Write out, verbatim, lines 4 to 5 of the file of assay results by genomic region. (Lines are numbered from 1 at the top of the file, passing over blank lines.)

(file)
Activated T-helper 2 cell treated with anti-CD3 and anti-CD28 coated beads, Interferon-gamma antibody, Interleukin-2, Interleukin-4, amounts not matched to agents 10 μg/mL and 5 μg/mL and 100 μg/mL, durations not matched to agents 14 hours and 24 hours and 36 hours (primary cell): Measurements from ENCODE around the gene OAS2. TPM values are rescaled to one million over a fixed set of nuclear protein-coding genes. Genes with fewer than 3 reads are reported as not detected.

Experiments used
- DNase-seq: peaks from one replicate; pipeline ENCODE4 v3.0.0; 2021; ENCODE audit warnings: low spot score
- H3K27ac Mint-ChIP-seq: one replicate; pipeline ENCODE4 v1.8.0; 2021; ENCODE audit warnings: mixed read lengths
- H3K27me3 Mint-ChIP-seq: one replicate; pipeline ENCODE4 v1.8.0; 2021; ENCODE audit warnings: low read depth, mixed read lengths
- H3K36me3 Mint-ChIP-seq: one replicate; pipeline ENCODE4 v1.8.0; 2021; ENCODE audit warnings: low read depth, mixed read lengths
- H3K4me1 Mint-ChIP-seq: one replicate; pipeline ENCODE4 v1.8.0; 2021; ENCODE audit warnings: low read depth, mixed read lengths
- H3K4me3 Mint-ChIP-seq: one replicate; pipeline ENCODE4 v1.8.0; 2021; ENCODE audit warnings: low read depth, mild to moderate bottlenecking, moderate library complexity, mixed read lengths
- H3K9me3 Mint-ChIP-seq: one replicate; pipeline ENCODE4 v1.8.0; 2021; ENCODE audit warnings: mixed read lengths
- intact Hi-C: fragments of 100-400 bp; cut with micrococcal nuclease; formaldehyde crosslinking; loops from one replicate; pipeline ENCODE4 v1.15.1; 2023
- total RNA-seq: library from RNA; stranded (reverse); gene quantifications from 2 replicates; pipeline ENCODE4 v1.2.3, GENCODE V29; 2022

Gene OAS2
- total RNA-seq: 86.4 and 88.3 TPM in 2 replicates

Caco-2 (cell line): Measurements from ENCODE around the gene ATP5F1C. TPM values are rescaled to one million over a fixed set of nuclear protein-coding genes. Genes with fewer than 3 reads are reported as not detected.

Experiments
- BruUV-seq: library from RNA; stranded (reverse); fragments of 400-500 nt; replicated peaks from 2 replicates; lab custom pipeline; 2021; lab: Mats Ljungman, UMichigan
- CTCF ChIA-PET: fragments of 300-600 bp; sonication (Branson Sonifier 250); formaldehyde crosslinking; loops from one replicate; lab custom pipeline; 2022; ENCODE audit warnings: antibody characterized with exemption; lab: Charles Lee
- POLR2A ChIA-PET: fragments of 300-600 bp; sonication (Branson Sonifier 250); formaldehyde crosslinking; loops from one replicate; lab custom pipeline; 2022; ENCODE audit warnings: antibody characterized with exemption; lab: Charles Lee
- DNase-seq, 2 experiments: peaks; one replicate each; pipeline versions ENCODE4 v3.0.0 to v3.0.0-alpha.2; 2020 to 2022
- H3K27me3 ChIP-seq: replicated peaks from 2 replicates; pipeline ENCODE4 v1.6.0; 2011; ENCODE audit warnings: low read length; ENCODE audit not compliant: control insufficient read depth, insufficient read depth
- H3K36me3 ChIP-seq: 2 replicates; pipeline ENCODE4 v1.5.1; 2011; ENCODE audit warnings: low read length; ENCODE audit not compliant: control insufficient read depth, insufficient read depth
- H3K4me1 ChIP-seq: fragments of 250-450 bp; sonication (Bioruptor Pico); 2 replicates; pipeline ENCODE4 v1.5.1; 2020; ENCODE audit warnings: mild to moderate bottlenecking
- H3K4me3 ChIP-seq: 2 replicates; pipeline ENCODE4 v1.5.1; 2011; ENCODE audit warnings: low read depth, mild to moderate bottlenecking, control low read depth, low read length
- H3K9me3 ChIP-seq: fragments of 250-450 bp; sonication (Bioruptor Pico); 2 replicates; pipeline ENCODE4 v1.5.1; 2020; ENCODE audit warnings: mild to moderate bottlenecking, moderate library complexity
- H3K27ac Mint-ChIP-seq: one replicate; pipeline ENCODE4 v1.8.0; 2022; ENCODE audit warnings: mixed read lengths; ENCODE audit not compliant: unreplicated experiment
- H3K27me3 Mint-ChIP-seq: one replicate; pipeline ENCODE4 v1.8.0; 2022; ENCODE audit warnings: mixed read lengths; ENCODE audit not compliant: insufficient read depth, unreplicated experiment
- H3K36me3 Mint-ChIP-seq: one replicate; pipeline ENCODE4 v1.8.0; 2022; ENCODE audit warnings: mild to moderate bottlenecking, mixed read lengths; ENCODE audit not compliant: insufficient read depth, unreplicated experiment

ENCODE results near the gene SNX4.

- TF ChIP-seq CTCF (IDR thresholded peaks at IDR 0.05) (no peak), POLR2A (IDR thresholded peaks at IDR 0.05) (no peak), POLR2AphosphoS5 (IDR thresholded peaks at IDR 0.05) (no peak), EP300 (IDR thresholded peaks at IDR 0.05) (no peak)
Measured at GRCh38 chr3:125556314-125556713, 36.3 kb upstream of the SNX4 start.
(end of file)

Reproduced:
- H3K27ac Mint-ChIP-seq: one replicate; pipeline ENCODE4 v1.8.0; 2021; ENCODE audit warnings: mixed read lengths
- H3K27me3 Mint-ChIP-seq: one replicate; pipeline ENCODE4 v1.8.0; 2021; ENCODE audit warnings: low read depth, mixed read lengths